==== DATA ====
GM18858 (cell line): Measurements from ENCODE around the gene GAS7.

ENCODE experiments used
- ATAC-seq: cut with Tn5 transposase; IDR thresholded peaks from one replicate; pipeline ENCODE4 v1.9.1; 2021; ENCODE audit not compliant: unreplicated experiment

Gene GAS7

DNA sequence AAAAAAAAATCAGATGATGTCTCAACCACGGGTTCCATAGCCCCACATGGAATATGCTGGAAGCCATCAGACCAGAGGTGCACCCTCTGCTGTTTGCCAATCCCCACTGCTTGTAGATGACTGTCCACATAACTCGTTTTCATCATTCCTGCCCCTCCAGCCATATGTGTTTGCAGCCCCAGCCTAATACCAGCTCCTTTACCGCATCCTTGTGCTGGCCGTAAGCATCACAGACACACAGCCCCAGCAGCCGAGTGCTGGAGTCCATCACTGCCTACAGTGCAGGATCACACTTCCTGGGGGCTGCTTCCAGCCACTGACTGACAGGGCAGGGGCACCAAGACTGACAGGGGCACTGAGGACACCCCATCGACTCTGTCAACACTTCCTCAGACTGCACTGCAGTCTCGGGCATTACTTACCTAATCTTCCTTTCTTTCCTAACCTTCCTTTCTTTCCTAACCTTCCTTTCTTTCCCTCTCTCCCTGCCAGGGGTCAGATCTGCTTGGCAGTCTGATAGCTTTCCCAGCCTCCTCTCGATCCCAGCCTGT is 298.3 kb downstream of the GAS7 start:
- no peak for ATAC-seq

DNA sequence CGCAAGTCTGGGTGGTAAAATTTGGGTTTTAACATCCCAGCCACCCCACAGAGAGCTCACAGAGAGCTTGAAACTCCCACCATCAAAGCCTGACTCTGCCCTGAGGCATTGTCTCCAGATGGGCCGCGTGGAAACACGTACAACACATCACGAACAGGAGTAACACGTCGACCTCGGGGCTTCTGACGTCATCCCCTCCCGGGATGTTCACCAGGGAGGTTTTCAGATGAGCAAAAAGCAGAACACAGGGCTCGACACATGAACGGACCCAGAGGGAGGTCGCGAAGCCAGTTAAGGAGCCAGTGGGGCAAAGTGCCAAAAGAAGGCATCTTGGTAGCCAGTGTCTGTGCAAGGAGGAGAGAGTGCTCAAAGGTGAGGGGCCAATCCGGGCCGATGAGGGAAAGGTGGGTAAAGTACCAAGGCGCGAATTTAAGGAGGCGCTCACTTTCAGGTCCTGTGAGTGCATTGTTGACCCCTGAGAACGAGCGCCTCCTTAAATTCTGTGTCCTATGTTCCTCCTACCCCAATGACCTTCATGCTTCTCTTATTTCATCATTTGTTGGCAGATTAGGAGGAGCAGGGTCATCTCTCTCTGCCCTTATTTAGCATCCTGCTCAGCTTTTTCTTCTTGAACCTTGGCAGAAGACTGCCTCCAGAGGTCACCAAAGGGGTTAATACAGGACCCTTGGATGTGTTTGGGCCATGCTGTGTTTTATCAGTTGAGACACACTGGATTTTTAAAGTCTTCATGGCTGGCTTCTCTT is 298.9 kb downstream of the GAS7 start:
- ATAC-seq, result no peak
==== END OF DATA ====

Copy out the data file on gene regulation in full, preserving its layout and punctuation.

GM18858 (cell line): Measurements from ENCODE around the gene GAS7.

ENCODE experiments used
- ATAC-seq: cut with Tn5 transposase; IDR thresholded peaks from one replicate; pipeline ENCODE4 v1.9.1; 2021; ENCODE audit not compliant: unreplicated experiment

Gene GAS7

DNA sequence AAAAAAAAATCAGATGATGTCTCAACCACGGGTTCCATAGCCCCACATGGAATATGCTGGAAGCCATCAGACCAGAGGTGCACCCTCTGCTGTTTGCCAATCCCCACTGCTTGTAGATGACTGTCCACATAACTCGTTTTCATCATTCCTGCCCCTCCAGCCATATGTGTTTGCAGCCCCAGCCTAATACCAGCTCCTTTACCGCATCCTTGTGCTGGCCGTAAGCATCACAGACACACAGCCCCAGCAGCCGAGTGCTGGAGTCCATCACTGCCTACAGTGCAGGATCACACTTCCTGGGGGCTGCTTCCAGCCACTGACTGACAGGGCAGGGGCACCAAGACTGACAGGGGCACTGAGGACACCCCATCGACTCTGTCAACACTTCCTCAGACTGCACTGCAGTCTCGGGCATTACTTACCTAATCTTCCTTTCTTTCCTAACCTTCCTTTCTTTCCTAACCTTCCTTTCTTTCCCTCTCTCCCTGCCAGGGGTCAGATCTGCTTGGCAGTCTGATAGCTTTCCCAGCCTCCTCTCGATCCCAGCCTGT is 298.3 kb downstream of the GAS7 start:
- no peak for ATAC-seq

DNA sequence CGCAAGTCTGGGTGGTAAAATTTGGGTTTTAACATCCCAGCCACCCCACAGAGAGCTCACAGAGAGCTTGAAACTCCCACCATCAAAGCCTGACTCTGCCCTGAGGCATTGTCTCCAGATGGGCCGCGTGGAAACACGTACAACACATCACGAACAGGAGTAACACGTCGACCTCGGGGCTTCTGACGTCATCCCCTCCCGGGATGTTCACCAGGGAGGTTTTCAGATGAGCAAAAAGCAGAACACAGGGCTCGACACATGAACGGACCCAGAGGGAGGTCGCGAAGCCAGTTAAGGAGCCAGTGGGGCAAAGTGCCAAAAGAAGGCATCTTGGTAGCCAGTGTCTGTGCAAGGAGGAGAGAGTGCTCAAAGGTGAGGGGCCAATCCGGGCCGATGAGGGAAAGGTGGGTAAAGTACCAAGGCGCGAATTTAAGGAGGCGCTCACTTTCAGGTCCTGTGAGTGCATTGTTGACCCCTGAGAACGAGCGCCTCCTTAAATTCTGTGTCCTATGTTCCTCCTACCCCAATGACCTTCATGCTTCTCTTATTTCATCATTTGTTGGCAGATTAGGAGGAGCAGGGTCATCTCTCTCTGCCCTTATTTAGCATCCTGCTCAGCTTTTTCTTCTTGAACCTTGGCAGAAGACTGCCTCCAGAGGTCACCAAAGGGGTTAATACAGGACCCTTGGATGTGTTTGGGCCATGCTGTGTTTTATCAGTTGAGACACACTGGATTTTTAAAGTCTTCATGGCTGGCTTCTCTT is 298.9 kb downstream of the GAS7 start:
- ATAC-seq, result no peak